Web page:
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UK budget seeks to promote faltering growth

 A police officer attempts to remove protesters  preventing the car carrying Britain's Chancellor of The Exchequer George Osborne leaving the Treasury...
 Britain's Chancellor of the Exchequer George Osborne poses for the media with his traditional red dispatch box outside his official residence at No 1...
 A police officer attempts to remove protesters  preventing the car carrying Britain's Chancellor of The Exchequer George Osborne leaving the Treasury...
 A police officer attempts to remove protesters  preventing the car carrying Britain's Chancellor of The Exchequer George Osborne leaving the Treasury...
 Britain's Chancellor of the Exchequer George Osborne poses for the media with his traditional red dispatch box outside his official residence at No 1...

Britain Budget Protest

A police officer attempts to remove protesters preventing the car carrying Britain's Chancellor of The Exchequer George Osborne leaving the Treasury...

APTOPIX Britain Budget

Britain's Chancellor of the Exchequer George Osborne poses for the media with his traditional red dispatch box outside his official residence at No 1...

Britain Budget Protest

A police officer attempts to remove protesters preventing the car carrying Britain's Chancellor of The Exchequer George Osborne leaving the Treasury...

Britain Budget Protest

A police officer attempts to remove protesters preventing the car carrying Britain's Chancellor of The Exchequer George Osborne leaving the Treasury...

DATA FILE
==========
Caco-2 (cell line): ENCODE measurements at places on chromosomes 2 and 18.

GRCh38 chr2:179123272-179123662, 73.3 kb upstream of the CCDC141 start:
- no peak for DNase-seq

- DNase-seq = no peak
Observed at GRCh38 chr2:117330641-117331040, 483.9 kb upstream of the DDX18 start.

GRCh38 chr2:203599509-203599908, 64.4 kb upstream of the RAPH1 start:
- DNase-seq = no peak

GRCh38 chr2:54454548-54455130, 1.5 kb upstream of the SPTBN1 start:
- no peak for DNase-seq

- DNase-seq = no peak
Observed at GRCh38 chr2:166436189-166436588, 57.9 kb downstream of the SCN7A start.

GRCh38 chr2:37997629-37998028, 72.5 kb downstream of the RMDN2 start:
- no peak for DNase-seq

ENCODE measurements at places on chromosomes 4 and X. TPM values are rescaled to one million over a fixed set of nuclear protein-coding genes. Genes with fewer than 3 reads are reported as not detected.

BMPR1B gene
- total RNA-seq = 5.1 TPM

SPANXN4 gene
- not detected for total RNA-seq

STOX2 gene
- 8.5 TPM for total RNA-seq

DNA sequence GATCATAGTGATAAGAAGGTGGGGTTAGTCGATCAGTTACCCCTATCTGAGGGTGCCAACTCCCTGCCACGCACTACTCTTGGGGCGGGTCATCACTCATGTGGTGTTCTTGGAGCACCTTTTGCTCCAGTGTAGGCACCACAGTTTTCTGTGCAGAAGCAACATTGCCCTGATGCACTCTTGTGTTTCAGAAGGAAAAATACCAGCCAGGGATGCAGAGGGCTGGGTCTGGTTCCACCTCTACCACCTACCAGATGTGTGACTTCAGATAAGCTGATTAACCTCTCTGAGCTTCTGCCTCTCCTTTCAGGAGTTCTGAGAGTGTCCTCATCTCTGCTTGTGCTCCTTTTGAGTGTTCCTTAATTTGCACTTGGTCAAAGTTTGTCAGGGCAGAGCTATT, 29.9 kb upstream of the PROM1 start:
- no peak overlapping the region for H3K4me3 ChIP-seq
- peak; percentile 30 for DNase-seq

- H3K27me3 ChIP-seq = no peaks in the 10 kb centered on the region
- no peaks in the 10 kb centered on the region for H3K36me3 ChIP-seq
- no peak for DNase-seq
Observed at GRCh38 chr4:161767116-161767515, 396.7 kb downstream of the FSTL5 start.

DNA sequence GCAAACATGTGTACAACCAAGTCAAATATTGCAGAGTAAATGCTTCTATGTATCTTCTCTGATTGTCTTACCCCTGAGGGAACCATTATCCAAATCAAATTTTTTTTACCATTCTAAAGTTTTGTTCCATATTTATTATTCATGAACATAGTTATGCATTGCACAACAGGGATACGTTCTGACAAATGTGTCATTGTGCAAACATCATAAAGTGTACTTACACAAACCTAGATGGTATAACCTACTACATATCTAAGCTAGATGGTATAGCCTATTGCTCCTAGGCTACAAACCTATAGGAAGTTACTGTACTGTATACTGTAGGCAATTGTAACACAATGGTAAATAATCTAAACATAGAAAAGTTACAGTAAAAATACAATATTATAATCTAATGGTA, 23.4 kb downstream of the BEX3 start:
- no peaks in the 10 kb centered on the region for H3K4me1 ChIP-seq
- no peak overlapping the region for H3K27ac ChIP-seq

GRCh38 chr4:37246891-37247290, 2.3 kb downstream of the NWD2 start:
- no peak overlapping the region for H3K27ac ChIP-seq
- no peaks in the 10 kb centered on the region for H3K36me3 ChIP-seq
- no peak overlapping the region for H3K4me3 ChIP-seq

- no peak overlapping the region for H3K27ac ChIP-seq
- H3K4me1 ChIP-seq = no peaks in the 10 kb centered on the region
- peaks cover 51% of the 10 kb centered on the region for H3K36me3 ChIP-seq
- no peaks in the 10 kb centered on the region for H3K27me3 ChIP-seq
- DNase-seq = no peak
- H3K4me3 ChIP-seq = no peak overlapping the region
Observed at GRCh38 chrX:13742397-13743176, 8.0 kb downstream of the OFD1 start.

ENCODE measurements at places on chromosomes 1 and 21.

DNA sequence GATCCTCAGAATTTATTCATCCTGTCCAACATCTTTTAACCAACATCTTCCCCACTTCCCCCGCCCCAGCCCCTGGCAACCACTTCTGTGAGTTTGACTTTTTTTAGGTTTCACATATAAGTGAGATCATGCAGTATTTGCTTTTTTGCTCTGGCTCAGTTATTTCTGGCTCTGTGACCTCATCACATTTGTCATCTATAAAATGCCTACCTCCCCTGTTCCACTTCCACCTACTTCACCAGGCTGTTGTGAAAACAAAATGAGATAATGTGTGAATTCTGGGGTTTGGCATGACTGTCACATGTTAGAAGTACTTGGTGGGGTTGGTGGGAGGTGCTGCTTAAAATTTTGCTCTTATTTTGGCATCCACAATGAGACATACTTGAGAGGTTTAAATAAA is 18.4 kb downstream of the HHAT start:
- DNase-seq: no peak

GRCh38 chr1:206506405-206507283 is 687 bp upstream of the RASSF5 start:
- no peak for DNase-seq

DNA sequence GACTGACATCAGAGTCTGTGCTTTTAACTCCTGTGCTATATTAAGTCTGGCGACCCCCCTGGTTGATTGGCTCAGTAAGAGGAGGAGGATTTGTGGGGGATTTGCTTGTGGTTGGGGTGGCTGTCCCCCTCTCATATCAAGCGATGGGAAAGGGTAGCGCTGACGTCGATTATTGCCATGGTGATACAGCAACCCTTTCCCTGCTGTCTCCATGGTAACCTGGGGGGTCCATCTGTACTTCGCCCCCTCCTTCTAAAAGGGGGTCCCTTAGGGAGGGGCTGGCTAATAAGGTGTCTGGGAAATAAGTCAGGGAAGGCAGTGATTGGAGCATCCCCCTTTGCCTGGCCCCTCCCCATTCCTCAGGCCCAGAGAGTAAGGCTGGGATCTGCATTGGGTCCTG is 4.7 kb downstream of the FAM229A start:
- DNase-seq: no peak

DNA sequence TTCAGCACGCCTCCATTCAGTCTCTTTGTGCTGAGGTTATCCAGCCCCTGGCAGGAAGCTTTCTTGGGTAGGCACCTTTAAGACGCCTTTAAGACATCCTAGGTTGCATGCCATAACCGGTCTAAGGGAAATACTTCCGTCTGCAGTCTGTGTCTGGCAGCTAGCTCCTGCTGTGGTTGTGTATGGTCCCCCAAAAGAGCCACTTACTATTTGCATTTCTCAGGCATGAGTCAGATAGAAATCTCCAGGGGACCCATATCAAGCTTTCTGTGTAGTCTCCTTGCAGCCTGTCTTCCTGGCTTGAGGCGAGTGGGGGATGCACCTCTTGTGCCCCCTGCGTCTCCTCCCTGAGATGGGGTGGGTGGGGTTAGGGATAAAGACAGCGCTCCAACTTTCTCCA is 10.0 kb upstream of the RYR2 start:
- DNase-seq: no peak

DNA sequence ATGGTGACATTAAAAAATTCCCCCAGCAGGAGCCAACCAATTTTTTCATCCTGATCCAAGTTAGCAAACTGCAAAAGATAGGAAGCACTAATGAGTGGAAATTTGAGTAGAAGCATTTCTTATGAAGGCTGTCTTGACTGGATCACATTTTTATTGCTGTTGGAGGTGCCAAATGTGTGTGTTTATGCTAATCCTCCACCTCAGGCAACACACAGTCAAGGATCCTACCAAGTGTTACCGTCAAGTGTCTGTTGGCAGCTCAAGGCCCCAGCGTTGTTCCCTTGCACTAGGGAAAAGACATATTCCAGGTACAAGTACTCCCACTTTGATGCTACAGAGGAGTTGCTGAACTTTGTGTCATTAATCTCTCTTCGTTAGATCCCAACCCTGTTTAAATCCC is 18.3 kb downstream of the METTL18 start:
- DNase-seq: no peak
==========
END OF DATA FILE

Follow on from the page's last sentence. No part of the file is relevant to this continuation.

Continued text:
Britain Budget

Britain's Chancellor of the Exchequer George Osborne poses for the media with his traditional red dispatch box outside his official residence at No 1...

The British government has acknowledged that economic growth will be slower and inflation will be higher this year than previously forecast as it unveiled a tough annual budget on Wednesday.
Amid growing concern about Britain's shaky recovery from its worst recession since the end of World War II, Treasury chief George Osborne attempted to focus on growth-promoting measures to improve Britain's international competitiveness, including a centerpiece 2 percent cut in corporation tax.
"Let it be heard clearly around the world ... that Britain is open for business," Osborne told lawmakers in the House of Commons.
Britain was in recession longer than the other Group of Seven industrialized nations and a shock 0.6 percent contraction in gross domestic product growth in the final quarter of last year has heightened fears for the future.
Osborne said that the Office for Budget Responsibility has downgraded its forecast for gross domestic product growth for 2011 to 1.7 percent, compared with the 2.1 percent it predicted back in November, because of rising commodity prices and the fourth-quarter contraction in GDP.
The agency, created by Osborne last year to keep economic forecasts at arm's length from government, also sharply raised its inflation forecast to between 4 and 5 percent this year, from 3 percent previously.
But there was some good news, with Osborne revealing that government borrowing will come in at 146 billion pounds this year, slightly under the government's target of 148.5 billion pounds.
Osborne and Prime Minister David Cameron have set as their main priority reducing Britain's massive budget deficit over the next few years via harsh government spending cuts.
Osborne first outlined plans in October to slash some 80 billion pounds ($128 billion) of public expenditure over five years, and has already lifted sales tax from 17.5 percent to 20 percent in a bid to raise an extra 13 billion pounds for the country's coffers this year. More painful measures are still to come, including spending cuts on services like welfare and a rise in the retirement age.
The Conservative-led Coalition government has blamed the harsh cuts on excessive spending by the previous Labour government, led by former Prime Minister Gordon Brown.


Updated : 2021-07-27 01:26 GMT+08:00